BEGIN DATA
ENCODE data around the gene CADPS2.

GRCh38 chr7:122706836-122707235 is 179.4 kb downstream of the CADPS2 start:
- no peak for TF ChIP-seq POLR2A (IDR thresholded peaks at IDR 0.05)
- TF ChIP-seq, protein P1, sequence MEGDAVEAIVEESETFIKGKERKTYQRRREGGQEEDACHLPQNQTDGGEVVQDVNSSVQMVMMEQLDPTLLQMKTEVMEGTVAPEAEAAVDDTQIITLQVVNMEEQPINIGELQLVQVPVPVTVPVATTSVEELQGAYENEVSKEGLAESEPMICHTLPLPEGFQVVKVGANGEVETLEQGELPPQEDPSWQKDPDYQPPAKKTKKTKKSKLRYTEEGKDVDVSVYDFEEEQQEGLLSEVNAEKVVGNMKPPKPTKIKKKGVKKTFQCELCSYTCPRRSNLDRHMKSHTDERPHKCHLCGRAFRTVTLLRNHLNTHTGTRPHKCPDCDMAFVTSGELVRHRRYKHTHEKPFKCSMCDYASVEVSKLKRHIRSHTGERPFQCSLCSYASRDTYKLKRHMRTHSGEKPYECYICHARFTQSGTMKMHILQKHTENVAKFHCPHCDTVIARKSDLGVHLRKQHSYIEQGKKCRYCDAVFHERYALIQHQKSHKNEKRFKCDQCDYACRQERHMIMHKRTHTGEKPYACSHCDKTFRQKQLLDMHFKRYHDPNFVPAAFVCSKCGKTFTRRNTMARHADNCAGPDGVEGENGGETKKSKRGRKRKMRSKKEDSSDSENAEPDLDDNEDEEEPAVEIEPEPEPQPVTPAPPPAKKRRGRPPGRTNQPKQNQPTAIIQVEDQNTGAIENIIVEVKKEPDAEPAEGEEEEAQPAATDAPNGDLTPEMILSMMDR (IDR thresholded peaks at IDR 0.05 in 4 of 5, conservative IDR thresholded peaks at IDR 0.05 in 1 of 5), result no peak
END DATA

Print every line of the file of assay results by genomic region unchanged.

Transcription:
ENCODE data around the gene CADPS2.

GRCh38 chr7:122706836-122707235 is 179.4 kb downstream of the CADPS2 start:
- no peak for TF ChIP-seq POLR2A (IDR thresholded peaks at IDR 0.05)
- TF ChIP-seq, protein P1, sequence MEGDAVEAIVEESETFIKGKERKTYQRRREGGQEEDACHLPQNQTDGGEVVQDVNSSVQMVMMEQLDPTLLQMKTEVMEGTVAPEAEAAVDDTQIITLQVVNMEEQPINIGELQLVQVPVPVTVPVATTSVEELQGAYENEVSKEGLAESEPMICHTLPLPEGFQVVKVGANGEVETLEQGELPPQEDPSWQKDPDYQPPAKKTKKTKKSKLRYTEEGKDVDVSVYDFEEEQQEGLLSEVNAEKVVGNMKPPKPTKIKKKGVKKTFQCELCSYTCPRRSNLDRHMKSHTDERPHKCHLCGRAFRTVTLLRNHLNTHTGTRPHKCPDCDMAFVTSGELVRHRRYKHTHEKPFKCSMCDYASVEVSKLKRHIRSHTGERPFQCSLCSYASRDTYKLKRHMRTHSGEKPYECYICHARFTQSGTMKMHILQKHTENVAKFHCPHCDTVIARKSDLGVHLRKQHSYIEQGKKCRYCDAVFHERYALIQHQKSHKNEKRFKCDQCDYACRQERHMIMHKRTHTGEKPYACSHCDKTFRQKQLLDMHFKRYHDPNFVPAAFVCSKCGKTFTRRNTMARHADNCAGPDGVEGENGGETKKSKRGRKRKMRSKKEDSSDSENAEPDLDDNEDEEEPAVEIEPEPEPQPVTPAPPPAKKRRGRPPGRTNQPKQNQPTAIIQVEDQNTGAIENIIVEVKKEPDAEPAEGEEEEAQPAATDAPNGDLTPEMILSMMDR (IDR thresholded peaks at IDR 0.05 in 4 of 5, conservative IDR thresholded peaks at IDR 0.05 in 1 of 5), result no peak